4. Labour’s big push for more European seats may be thwarted. Nessa Childers may be pipped by John Paul Phelan. Kathy Sinnott may see off the challenge of Alan Kelly. Labour had a very good election in Dublin in 2004. If things go against it in the European elections, it will need to emerge strongly outside Dublin, or else it will be grasping a little for tangibles.

    Of course, Fianna Fail is going to take a hit. But a couple of weeks ago people (and the punditocracy) were talking about devastation and meltdown and all the rest. But if the party can take consolation, can show it has survived the blows, then it can claim some kind of validation.

    And what’s victory for the Greens? If they can limit the losses of their real councillors (ie members of county councils and city councils) so they still retain at least 10 councillors (they have 15 at present).

    • Harry says:

      An afterthrought: Dublin Central is going to be impossible to call. Could we get a Dermot Fitzpatrick/Nicky Kehoe outcome with three or possibly four candidates within a hair’s breadth of each other?

    • Siobhan says:

      “the sycophantic soft-core sucky-ups and lickspittles who constitute some of the broadcast media”: I love your tautologies Harry, and this one nicely conveys all your contempt for that particular group. I’ll have a go: if those corrupt spineless crooks and money-grabbers get 20% next Friday as you predict, I’m leaving the country.

    • Peter B says:

      I honestly think that Irish democracy is in trouble and that FF need to be removed from power. I’m not saying the alternatives will do any better, but we really need a change if for no other reason but to prove there is an alternative and we still have an operating democracy.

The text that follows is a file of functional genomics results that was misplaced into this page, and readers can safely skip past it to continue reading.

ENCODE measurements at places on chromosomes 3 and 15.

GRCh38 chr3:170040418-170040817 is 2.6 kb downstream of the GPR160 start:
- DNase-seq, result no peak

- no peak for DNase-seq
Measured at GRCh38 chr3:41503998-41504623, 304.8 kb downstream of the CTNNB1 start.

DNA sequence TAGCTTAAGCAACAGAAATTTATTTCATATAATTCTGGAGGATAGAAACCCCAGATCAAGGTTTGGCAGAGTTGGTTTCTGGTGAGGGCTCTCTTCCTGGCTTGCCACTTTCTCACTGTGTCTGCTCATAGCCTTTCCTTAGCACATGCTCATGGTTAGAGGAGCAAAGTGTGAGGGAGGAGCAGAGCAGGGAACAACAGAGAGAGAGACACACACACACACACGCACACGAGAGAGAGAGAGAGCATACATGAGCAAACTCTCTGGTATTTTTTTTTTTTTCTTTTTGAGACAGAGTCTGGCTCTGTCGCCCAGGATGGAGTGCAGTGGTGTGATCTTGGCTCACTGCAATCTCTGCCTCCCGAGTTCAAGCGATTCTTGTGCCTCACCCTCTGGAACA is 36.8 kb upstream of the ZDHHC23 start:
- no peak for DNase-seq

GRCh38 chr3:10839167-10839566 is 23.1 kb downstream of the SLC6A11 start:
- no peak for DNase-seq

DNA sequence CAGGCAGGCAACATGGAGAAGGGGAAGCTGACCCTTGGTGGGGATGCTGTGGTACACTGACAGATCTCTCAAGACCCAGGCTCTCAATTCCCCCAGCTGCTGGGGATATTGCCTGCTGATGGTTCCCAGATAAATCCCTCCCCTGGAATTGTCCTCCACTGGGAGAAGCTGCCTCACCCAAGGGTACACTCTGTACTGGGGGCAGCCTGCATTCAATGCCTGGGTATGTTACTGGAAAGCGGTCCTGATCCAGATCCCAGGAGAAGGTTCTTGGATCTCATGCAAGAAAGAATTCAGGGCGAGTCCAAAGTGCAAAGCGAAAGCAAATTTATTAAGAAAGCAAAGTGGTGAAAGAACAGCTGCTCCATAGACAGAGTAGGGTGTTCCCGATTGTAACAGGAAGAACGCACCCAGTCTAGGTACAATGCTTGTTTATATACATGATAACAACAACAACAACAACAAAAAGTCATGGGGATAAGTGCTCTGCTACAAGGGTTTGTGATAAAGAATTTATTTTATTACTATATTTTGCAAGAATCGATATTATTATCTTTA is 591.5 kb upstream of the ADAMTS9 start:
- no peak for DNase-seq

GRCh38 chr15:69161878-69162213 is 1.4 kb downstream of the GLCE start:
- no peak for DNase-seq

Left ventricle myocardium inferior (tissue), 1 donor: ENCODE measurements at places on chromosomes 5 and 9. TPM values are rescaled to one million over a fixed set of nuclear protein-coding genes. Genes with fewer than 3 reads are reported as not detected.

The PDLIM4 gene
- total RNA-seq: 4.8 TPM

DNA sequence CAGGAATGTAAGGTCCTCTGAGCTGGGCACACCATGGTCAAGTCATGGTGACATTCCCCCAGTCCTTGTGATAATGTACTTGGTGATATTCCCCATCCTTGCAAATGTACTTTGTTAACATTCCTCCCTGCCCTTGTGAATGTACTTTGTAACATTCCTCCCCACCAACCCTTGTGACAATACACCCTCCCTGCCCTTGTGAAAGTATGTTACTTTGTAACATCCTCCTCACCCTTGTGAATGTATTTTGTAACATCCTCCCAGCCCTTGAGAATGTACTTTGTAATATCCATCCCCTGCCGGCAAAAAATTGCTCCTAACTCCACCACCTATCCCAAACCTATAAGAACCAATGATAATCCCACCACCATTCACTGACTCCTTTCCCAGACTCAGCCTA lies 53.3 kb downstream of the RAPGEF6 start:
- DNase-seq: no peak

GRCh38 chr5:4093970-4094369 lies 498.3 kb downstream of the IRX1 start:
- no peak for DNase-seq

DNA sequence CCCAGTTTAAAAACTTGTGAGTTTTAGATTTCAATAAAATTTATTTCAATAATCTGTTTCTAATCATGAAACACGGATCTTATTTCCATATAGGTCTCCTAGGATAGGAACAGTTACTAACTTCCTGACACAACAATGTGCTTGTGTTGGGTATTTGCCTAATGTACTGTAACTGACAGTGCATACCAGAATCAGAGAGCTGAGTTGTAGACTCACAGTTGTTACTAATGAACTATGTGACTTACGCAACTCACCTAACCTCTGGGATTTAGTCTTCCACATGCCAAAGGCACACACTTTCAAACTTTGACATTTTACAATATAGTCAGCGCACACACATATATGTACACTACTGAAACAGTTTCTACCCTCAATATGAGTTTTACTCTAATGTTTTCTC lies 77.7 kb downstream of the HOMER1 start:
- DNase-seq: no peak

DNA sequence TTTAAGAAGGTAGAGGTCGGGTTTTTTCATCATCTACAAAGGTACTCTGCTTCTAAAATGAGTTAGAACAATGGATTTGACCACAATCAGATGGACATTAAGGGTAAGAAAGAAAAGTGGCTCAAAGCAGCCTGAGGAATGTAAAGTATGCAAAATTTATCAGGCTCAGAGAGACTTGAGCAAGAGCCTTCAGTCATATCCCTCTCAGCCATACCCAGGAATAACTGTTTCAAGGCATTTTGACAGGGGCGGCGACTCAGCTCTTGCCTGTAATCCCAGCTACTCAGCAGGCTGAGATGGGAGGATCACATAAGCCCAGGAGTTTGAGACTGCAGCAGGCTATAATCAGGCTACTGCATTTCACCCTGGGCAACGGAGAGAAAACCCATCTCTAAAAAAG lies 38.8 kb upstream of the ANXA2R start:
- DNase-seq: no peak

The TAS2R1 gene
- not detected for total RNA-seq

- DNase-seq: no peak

• Maurice O'Leary says:

      While the other elections are high-profile, it is the local elections that are crucial.

      The greater the margin that FG has over FF in councillors, the shorter the life-span of this government. If FG are 50-100 seats ahead, the Government will fall in the autumn as it can have no claim to any mandate to continue.

    • Ray D says:

      Polls overestimate the FF vote in Dublin and in Leinster. FF will do well to get even 10% in Dublin and will also lose Leinster seat.

    • Harry Leech says:

      Couldn’t agree with you more Harry; FF have been around the block a few times and have more tricks up their sleeves than all the others combined. See below for a prime example:


      It’s no coincidence that neither FG or Labour have ever managed to produce a ruthless De Valera, Haughey, or Ahern style leader. Bless them, they don’t seem to have the stomach for it (yet.)

      As for Dublin Central, I don’t think we’ll know until the bitter end how this one turns out.

      Dublin Central is probably one of the only areas that could return a FF seat under a PR system, solely becaue there’s an Ahern involved and the Drumcondra mafia are as good as it gets when it comes to getting out the party faithful.

      The Gregory candidate Maureen Sullivan cannot be written off, especially as it is Tony Gregory’s seat that is being filled, and Paschal Donohoe came close to pipping Ahern’s running-mate at the last general election and has been one of the few to perform in the Seanad (for whomever watches it.)

      Elections: You’ve got to love them…